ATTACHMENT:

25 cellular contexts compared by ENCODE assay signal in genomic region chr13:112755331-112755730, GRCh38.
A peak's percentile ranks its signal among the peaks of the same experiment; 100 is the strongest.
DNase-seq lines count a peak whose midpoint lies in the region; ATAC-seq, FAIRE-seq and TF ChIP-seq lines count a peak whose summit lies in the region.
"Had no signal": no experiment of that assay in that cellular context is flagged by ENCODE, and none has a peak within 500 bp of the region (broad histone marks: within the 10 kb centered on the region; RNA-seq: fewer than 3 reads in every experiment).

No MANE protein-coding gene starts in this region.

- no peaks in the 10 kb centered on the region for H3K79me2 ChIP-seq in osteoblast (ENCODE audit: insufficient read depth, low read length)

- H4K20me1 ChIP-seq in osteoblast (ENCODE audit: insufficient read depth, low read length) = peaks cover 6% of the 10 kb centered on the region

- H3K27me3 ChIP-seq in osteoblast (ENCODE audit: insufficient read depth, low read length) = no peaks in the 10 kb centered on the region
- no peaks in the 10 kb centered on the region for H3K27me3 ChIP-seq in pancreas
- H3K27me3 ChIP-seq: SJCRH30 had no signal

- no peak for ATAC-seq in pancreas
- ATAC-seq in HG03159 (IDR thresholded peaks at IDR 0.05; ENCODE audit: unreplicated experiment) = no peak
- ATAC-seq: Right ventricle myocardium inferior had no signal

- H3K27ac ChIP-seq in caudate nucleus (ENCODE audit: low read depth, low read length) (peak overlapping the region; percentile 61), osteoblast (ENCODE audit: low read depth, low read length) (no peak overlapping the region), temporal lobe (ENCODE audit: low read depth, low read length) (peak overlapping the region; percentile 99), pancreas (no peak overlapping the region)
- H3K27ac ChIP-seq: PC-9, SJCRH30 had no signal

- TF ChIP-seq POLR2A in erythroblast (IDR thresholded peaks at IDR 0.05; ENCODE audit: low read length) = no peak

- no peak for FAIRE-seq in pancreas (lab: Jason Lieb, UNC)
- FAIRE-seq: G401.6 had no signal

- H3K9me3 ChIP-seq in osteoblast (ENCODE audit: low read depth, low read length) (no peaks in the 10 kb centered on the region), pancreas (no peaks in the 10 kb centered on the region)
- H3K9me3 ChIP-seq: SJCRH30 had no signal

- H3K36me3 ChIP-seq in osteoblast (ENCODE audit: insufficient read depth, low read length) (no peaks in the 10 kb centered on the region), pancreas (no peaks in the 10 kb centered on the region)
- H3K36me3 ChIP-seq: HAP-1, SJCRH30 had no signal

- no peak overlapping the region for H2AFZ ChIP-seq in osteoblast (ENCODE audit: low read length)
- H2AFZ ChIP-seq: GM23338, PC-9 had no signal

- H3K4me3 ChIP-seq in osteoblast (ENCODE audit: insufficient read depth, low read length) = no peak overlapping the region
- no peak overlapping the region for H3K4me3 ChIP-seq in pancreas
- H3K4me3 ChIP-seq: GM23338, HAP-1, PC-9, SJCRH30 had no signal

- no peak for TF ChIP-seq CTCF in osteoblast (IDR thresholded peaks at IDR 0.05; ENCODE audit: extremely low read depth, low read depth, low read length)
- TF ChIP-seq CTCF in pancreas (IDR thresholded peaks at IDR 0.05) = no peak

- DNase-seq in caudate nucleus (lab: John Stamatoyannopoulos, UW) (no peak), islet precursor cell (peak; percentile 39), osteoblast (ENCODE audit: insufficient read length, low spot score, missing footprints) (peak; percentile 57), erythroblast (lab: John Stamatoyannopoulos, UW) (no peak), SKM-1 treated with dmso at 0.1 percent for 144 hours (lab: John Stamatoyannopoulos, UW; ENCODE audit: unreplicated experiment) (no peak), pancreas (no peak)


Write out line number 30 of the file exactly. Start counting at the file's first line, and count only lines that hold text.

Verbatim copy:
- DNase-seq in caudate nucleus (lab: John Stamatoyannopoulos, UW) (no peak), islet precursor cell (peak; percentile 39), osteoblast (ENCODE audit: insufficient read length, low spot score, missing footprints) (peak; percentile 57), erythroblast (lab: John Stamatoyannopoulos, UW) (no peak), SKM-1 treated with dmso at 0.1 percent for 144 hours (lab: John Stamatoyannopoulos, UW; ENCODE audit: unreplicated experiment) (no peak), pancreas (no peak)